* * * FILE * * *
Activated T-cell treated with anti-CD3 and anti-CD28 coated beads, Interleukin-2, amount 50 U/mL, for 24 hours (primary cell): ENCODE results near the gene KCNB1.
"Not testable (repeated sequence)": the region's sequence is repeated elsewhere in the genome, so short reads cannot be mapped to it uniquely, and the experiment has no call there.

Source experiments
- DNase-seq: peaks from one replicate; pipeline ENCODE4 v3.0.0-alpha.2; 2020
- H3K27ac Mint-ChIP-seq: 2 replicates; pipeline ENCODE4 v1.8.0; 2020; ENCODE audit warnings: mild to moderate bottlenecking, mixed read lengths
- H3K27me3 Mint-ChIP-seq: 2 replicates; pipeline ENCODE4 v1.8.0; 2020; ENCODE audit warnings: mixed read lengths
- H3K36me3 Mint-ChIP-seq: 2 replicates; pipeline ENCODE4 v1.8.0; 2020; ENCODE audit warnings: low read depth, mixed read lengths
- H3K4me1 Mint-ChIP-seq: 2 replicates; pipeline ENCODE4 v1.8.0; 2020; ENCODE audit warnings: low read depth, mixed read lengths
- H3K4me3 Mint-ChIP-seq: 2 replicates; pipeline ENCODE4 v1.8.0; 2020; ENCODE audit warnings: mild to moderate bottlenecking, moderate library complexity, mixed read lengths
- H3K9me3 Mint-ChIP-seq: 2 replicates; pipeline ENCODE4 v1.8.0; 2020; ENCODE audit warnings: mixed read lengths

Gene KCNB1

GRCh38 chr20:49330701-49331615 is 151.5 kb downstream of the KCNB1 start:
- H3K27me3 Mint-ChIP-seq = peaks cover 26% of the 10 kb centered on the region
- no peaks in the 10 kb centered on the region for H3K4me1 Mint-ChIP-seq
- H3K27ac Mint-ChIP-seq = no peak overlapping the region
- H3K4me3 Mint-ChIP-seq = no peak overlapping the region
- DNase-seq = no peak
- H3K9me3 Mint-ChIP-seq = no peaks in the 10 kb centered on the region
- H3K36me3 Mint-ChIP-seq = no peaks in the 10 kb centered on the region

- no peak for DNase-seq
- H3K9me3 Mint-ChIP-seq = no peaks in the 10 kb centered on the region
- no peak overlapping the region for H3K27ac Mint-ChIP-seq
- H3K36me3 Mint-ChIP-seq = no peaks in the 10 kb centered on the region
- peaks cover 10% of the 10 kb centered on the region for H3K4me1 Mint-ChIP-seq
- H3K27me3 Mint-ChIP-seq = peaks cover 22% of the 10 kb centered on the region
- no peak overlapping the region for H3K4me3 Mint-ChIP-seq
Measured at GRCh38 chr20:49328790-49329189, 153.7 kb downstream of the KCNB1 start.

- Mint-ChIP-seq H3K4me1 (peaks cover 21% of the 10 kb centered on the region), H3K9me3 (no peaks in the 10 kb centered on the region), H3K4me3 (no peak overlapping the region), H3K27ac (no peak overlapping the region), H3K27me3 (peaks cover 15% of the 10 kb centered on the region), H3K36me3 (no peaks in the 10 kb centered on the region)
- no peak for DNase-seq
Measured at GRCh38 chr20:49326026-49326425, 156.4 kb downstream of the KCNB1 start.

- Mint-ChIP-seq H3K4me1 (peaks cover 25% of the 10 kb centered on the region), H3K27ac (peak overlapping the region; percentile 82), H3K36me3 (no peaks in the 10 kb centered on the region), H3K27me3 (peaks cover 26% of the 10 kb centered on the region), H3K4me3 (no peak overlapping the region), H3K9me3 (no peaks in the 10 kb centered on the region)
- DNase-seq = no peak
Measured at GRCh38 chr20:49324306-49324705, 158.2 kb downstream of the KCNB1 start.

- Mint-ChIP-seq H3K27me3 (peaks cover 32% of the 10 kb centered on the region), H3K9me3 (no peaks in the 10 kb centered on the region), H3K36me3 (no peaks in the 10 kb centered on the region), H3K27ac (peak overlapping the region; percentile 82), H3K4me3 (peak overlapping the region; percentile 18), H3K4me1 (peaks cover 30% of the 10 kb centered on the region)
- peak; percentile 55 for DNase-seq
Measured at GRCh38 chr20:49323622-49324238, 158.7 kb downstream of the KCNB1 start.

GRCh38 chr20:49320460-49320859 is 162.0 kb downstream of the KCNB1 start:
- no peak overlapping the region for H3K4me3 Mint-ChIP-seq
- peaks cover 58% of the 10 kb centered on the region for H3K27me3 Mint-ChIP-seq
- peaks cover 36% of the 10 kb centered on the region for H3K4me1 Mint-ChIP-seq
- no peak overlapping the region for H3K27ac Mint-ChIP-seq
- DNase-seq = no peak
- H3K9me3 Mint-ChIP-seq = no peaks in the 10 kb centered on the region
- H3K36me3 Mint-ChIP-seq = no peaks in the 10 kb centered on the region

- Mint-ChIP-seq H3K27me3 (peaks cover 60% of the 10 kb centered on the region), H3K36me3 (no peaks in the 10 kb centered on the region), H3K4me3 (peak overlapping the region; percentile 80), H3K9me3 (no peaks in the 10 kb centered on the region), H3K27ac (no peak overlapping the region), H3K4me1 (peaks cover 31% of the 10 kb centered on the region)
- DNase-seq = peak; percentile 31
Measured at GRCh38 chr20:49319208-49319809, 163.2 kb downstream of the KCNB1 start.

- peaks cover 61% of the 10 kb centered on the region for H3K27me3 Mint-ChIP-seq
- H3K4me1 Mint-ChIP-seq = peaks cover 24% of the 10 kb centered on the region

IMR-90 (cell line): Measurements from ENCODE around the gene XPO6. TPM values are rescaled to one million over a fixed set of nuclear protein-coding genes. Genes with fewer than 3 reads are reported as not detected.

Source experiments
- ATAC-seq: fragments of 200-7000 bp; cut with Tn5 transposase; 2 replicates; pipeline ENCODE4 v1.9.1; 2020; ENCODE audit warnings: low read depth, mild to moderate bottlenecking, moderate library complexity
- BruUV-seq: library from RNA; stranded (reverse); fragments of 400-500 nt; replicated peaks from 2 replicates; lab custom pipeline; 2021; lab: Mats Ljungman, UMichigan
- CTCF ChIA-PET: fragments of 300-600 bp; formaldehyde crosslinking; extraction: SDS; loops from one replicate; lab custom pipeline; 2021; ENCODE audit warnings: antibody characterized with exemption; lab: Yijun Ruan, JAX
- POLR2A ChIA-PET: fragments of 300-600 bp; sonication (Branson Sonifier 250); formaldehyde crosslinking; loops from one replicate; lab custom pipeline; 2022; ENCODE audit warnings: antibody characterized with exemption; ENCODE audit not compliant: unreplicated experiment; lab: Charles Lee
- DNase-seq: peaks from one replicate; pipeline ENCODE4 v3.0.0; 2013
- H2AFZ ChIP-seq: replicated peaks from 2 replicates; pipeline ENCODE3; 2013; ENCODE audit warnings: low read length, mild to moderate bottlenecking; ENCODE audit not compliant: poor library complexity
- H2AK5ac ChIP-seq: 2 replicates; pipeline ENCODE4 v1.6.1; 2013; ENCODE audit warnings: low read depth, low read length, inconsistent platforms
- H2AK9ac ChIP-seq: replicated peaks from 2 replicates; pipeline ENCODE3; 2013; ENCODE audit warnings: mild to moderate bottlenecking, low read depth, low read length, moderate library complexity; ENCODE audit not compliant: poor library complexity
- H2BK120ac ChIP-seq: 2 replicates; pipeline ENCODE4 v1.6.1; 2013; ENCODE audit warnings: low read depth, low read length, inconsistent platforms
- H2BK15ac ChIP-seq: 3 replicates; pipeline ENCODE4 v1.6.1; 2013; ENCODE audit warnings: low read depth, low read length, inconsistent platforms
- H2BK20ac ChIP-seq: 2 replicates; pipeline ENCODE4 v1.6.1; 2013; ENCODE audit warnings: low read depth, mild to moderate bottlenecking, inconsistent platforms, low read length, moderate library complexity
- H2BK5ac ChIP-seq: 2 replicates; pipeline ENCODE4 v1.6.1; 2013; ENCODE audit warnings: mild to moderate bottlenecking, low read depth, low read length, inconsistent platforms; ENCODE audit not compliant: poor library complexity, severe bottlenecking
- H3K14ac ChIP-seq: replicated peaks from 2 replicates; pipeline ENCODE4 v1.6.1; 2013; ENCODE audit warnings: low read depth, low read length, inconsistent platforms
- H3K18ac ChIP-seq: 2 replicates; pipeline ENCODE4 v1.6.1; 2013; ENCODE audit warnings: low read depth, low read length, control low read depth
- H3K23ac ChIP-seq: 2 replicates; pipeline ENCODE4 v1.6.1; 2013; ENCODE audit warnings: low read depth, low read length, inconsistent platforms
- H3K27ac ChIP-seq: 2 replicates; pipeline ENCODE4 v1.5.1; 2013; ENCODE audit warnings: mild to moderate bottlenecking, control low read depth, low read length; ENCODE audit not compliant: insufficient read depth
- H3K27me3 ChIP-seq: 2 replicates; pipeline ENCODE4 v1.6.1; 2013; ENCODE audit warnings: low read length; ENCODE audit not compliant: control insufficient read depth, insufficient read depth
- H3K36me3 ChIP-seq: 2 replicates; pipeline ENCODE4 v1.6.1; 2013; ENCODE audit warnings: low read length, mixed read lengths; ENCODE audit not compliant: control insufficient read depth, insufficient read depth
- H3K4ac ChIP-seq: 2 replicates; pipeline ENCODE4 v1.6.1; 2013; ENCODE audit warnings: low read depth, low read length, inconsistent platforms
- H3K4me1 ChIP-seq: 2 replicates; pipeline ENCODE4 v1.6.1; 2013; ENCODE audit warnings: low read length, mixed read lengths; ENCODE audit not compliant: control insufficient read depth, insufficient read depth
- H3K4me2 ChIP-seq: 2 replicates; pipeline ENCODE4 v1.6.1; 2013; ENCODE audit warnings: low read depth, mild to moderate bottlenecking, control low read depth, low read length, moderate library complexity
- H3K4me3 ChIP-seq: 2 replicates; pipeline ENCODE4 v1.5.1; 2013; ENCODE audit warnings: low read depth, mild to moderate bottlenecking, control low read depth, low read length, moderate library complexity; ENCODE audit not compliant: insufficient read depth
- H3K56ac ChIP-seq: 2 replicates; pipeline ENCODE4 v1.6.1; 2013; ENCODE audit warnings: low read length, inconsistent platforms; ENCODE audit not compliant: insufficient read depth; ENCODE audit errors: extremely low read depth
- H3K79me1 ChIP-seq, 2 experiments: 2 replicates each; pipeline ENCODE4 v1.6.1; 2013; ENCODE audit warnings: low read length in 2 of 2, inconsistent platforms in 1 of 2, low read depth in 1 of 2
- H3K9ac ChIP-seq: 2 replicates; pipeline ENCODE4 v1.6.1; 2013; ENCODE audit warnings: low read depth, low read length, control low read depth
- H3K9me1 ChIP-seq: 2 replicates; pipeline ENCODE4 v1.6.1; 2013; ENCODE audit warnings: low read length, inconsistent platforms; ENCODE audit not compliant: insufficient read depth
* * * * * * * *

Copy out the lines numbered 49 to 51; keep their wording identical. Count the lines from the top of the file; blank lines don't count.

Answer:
- H3K4me1 Mint-ChIP-seq = peaks cover 24% of the 10 kb centered on the region

IMR-90 (cell line): Measurements from ENCODE around the gene XPO6. TPM values are rescaled to one million over a fixed set of nuclear protein-coding genes. Genes with fewer than 3 reads are reported as not detected.

Source experiments